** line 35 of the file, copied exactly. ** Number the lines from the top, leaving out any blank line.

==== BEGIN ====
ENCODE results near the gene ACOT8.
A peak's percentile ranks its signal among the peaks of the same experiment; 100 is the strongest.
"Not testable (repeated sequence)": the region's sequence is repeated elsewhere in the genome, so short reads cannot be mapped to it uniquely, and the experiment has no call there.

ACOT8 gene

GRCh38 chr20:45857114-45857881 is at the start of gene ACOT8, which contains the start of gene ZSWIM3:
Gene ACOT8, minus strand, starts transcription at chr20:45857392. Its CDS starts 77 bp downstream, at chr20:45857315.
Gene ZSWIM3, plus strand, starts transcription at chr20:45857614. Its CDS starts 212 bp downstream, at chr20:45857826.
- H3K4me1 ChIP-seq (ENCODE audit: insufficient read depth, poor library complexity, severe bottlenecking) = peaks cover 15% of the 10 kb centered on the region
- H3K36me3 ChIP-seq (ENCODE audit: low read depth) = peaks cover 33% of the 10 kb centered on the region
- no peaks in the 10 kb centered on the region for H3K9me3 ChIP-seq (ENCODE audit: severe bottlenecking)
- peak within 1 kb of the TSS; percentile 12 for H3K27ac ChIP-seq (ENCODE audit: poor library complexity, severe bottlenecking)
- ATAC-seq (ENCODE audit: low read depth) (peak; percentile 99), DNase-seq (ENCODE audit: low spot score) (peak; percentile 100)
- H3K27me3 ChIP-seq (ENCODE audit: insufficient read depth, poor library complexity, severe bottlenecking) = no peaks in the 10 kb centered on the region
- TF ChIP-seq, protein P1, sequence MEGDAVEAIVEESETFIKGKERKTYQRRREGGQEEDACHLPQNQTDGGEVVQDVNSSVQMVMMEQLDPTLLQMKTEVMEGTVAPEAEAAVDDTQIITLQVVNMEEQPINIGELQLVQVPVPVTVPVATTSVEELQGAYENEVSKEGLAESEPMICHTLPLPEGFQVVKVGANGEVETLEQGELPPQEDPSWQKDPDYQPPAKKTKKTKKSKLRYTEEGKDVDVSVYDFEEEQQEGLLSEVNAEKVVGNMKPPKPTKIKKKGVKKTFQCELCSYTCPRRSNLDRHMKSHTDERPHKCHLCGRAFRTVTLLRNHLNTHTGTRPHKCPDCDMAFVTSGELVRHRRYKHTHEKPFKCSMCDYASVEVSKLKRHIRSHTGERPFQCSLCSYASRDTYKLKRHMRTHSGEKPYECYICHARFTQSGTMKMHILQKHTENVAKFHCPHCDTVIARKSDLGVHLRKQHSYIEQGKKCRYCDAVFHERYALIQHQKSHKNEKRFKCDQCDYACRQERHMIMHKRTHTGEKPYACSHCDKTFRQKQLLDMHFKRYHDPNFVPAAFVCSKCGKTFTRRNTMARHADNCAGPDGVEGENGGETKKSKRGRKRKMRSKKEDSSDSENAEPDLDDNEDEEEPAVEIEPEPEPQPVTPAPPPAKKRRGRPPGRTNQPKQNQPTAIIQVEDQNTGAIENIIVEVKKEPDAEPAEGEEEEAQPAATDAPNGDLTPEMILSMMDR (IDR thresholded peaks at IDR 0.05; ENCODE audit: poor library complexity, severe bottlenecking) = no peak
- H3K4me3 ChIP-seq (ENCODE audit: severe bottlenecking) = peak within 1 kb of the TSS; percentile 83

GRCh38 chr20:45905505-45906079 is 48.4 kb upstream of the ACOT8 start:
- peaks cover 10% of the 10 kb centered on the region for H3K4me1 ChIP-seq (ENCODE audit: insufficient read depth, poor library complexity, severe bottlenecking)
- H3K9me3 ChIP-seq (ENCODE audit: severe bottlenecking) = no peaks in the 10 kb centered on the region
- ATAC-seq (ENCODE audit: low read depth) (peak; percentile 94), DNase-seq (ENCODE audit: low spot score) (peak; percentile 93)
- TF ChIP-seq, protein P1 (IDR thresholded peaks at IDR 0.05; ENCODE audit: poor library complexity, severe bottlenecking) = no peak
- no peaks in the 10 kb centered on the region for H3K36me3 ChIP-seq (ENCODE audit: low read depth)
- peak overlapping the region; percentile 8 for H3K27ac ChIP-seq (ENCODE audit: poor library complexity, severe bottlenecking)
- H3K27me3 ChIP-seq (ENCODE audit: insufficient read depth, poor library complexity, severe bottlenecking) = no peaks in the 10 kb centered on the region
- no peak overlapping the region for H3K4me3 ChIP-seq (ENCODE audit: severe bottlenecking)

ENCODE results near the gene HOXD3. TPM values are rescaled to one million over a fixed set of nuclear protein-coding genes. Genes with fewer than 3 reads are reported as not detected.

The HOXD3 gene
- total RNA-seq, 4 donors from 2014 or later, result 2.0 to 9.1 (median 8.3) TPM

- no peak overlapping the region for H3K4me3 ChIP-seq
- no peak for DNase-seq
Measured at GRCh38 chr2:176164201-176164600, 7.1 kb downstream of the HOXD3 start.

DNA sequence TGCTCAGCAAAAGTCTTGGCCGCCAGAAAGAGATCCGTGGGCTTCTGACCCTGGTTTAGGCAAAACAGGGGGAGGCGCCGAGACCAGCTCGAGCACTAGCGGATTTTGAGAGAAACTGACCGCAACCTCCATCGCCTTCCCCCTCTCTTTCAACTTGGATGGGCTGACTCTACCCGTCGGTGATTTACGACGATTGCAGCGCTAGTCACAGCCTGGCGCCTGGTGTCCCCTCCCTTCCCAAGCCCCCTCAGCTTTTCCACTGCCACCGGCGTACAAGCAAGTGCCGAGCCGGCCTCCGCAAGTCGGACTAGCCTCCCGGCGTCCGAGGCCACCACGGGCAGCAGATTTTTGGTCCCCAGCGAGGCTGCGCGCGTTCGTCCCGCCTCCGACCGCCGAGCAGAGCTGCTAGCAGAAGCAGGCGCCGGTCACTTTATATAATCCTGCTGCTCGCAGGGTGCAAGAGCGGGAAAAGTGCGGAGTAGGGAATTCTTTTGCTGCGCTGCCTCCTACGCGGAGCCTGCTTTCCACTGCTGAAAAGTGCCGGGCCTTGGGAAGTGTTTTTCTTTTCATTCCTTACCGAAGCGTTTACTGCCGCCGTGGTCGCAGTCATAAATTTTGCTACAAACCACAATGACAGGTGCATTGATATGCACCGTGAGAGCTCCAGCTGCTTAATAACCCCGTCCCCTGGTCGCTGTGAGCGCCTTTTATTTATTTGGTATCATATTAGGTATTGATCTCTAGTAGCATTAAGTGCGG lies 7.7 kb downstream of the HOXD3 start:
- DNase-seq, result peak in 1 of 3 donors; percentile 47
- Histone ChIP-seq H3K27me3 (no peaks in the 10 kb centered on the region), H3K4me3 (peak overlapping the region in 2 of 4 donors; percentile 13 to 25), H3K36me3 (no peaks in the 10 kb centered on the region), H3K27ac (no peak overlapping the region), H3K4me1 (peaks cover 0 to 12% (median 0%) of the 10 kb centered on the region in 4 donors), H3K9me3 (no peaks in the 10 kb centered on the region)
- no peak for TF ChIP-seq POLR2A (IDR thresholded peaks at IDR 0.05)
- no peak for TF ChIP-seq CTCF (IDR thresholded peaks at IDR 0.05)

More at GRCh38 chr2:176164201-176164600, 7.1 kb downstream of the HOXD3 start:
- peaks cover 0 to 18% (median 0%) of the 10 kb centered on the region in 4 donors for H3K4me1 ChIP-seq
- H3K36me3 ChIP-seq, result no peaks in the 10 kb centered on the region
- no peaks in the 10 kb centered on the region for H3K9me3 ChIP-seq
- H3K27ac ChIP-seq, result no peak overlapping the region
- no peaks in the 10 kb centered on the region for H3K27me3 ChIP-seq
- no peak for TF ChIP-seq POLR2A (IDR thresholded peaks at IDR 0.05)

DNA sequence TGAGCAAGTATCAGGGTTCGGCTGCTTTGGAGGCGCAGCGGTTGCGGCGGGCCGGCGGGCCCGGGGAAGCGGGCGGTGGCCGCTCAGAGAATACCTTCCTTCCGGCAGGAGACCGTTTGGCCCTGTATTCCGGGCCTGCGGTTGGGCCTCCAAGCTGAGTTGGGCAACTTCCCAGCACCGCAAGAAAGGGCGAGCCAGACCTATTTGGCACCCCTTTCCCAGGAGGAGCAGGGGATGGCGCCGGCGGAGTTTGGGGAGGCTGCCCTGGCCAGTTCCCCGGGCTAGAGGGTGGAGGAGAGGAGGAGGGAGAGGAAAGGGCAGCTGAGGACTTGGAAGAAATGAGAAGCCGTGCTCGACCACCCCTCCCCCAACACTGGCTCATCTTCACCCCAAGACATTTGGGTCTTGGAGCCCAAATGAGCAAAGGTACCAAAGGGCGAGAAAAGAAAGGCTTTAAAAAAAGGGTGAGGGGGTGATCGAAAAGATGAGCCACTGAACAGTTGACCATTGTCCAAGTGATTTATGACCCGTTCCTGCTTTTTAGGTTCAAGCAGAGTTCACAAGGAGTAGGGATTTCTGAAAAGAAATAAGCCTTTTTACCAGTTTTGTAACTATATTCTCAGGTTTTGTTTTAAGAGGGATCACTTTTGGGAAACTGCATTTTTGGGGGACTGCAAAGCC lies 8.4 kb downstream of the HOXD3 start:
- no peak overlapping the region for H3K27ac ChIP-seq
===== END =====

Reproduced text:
- no peak for TF ChIP-seq CTCF (IDR thresholded peaks at IDR 0.05)